How did you go about identifying your editor? Did you meet him/her at a conference? Did you read an interview with him/her? Were you impressed by books he/she has edited?
The wonderful thing is, my editor found me.
When I was in my third semester at Vermont College (and supposed to be writing my critical thesis) this image of a girl and her dogs all alone in a desolate landscape wouldn’t leave me. So I began to draft what would eventually become Parched, my debut novel, a few scenes at a time.
By the end of the semester, when the time came to submit a few chapters for the Houghton Mifflin Harcourt prize for middle grade literature, I shoved all my doubts and insecurities to the back of my mind and sent in what I had.
I was thrilled when my manuscript was chosen and sent to HMH—a real editor at a fabulous house would be reading an excerpt of my story!
But the really great part was still to come. The editor who wanted to work with me, the editor who eventually acquired Parched, wholeheartedly embraced the risks I was taking with this story, and her support and guidance made the novel even better.
Yes, I am well aware of how very fortunate I am!
Melanie Crowder (she/her) is an educator, speaker, and the acclaimed author of nine novels for young readers. Her work has received numerous awards and starred reviews, and has been featured in publications such as The Washington Post, The Boston Globe, and The Wall Street Journal.
Kirkus Reviews declares that her 2021 historical YA novel, Mazie (Viking), “deserves a standing ovation” while her 2022 contemporary YA, Jumper (Viking), “is never less than riveting.” Melanie eagerly anticipates the release of two picture books in 2024.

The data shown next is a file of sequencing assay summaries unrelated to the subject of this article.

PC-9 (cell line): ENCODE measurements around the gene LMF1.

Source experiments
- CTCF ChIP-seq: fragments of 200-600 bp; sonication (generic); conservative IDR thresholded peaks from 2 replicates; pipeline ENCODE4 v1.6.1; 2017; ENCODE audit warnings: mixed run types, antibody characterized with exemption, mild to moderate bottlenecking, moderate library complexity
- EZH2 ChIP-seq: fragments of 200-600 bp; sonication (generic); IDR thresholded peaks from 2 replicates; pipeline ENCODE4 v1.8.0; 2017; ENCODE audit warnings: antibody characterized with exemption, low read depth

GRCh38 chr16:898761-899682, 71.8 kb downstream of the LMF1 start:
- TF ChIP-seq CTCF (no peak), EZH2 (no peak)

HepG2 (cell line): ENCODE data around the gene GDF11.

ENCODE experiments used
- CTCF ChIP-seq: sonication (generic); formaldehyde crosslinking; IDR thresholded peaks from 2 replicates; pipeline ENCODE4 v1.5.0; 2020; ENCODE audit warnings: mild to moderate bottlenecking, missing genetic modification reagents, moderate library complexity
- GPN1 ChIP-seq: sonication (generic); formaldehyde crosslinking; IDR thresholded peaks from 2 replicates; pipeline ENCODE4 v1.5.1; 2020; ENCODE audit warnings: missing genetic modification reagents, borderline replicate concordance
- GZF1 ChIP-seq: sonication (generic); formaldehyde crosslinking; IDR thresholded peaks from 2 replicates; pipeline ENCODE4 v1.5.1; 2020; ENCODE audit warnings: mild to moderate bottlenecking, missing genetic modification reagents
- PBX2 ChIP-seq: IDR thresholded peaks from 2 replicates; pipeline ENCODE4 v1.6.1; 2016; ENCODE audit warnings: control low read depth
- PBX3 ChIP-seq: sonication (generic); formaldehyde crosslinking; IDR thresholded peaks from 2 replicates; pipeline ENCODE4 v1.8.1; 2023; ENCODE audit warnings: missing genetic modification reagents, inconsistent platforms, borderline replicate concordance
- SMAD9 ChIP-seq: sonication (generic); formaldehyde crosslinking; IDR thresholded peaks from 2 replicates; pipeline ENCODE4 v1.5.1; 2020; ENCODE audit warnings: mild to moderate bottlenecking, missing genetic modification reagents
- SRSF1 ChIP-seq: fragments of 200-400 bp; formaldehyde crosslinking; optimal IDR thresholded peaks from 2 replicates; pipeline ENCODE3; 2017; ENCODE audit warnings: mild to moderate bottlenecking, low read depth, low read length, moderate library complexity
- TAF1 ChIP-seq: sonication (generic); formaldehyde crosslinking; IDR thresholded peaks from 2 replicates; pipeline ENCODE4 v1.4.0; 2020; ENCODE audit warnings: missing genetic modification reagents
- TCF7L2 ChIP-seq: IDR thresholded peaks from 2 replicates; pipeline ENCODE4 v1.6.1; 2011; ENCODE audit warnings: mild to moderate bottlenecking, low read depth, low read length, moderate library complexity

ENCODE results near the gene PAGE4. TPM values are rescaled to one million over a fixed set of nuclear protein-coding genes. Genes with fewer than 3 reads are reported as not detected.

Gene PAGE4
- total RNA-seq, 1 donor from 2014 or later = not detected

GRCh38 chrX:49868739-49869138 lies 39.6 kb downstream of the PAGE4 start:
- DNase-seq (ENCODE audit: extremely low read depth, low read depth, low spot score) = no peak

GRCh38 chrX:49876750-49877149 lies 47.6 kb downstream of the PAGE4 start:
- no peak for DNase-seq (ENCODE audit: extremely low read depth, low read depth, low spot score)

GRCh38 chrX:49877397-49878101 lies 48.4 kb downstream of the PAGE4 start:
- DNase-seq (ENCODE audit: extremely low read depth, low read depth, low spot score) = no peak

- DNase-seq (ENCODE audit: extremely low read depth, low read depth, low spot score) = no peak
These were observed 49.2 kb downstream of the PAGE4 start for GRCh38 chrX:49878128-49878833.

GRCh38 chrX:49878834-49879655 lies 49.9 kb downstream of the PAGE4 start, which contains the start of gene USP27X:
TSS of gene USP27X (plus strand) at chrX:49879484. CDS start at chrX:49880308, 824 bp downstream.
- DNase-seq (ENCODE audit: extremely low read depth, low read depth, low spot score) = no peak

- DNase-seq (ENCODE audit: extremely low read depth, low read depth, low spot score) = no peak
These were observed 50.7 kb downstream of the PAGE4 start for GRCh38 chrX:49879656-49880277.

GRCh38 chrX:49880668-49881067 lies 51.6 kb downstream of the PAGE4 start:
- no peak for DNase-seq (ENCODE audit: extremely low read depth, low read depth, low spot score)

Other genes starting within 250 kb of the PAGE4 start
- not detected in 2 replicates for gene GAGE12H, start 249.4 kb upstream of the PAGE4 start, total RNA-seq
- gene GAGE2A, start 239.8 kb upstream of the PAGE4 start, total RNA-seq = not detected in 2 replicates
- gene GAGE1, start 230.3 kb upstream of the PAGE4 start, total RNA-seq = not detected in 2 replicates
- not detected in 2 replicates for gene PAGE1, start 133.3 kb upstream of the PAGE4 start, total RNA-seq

Her YA historical novel in verse, Audacity (Viking, 2016), was awarded the Jefferson Cup and Bulletin Blue Ribbon, and was named a National Jewish Book Award finalist. Her middle grade novel, Three Pennies (Atheneum, 2018)+*, was named a New York Public Library Best Book for Kids. An Uninterrupted View of the Sky (Viking, 2019) was a Walden Award finalist. A Nearer Moon (Atheneum, 2015) was declared a Best Book of the Year by Kirkus Reviews, the New York Public Library, and Bank Street College. The Lighthouse Between the Worlds (Atheneum, 2018) was a Colorado Book Award finalist, while her debut novel, Parched (Clarion Books, 2013), was a Junior Library selection.
A West Coast girl at heart, Melanie lives with her family under the big blue Colorado sky. She holds an MFA in writing and teaches at Vermont College of Fine Arts.
Cynthia Leitich Smith is a NSK Neustadt Laureate and NYT bestselling author. Her novel Hearts Unbroken (Candlewick, 2018, 2020) won an American Indian Youth Literature Award, and her recent books include Ancestor Approved: Intertribal Stories for Kids (Heartdrum, 2021), an ALA Notable Book and winner of the Reading of the West Book Award for Young Readers as well as Sisters of the Neversea (Heartdrum, 2021), which received six starred reviews and made numerous “best of the year” lists. Her debut tween novel Rain Is Not My Indian Name was named one of the 30 Most Influential Children’s Books of All Time by Book Riot. Her 2023 releases are the YA novel Harvest House and the MG graphic novel, The Blue Stars: Mission One: The Vice Principal Problem, co-authored by Kekla Magoon and illustrated by Molly Murakami (both Candlewick). Cynthia is the author-curator of Heartdrum, an imprint of HarperChildren’s, and was the inaugural Katherine Paterson Chair at the Vermont College of Fine Arts MFA program.